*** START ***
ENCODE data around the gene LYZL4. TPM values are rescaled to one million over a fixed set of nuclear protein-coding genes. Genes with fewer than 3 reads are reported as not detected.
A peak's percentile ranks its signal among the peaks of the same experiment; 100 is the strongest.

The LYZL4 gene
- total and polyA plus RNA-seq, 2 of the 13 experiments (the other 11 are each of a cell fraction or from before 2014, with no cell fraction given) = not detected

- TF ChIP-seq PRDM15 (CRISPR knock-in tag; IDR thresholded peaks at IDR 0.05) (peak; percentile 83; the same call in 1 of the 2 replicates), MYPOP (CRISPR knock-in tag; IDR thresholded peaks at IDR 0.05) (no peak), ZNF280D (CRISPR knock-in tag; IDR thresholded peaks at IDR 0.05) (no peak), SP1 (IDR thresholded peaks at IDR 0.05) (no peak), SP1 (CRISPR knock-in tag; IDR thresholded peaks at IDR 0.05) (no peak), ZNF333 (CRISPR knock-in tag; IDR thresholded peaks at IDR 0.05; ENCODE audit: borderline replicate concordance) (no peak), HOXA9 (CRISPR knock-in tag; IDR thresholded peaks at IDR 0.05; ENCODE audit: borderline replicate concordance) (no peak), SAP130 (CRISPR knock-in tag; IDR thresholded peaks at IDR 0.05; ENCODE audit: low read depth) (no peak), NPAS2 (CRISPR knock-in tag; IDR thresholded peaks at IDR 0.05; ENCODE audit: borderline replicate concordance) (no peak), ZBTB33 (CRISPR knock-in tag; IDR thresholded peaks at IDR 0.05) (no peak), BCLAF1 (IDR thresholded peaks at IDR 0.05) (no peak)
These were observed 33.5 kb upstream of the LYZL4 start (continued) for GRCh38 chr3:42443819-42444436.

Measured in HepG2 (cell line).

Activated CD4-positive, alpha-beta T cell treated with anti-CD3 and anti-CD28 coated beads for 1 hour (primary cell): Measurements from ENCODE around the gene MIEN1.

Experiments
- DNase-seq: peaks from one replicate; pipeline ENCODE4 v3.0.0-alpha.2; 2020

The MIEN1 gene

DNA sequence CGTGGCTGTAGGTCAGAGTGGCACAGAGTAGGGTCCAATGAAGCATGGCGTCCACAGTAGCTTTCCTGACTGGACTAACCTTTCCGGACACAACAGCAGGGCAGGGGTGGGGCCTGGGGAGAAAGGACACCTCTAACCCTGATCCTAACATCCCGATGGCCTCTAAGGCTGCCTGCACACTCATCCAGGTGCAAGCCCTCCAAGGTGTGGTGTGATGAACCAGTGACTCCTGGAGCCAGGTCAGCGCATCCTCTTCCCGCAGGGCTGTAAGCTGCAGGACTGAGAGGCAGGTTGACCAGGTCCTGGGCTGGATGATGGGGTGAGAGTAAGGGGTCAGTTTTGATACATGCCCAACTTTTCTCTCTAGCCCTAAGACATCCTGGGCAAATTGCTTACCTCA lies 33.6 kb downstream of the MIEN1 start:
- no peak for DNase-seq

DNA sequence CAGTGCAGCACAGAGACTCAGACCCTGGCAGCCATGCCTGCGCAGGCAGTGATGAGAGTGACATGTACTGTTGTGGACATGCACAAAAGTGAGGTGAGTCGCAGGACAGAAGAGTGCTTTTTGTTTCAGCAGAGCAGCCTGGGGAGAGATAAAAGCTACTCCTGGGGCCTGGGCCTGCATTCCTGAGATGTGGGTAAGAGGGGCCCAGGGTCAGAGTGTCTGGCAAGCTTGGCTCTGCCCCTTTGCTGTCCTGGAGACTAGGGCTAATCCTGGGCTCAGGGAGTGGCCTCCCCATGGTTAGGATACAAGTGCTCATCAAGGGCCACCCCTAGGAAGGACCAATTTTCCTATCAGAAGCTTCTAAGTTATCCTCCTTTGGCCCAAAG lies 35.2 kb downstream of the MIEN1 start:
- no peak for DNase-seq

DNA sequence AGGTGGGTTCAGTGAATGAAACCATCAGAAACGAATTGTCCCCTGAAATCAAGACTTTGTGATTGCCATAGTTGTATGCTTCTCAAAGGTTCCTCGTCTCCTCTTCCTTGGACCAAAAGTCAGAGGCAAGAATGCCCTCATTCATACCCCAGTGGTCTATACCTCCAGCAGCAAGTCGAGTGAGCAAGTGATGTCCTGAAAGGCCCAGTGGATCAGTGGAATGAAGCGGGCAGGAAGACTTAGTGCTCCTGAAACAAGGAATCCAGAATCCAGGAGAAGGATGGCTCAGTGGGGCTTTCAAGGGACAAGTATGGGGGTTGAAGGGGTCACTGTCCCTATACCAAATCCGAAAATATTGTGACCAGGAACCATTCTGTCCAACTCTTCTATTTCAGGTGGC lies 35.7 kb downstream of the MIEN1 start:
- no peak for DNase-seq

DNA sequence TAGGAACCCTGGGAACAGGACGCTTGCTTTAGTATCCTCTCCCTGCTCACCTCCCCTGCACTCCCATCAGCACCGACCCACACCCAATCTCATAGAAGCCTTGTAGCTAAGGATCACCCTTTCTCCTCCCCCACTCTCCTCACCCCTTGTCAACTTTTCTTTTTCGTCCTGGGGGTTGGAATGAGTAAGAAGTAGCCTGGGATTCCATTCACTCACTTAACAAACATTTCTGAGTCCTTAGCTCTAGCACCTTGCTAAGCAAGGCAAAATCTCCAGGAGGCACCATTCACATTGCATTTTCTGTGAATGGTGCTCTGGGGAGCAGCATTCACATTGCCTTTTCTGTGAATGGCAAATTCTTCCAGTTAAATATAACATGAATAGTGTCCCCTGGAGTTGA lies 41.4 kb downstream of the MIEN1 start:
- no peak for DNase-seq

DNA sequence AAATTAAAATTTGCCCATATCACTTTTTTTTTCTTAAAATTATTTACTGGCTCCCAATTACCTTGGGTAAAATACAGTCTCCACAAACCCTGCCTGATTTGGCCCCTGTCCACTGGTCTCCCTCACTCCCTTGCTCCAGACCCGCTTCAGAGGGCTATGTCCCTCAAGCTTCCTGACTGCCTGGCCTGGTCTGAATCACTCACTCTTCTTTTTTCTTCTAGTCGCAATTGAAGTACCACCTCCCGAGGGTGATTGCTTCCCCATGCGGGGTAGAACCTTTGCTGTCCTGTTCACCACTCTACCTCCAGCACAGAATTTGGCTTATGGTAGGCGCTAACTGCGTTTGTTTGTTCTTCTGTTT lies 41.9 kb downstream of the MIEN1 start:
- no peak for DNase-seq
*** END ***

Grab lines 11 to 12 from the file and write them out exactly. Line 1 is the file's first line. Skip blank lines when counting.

The MIEN1 gene

DNA sequence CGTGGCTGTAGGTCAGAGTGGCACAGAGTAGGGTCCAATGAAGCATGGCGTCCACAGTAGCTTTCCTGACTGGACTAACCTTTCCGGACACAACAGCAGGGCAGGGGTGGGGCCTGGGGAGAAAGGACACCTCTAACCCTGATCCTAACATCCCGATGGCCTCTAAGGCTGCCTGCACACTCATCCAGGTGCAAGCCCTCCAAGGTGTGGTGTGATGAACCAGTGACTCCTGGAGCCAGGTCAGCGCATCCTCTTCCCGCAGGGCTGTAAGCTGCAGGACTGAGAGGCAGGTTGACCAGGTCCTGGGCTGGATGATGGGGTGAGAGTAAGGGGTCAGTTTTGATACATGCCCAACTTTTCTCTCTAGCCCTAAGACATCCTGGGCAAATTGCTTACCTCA lies 33.6 kb downstream of the MIEN1 start: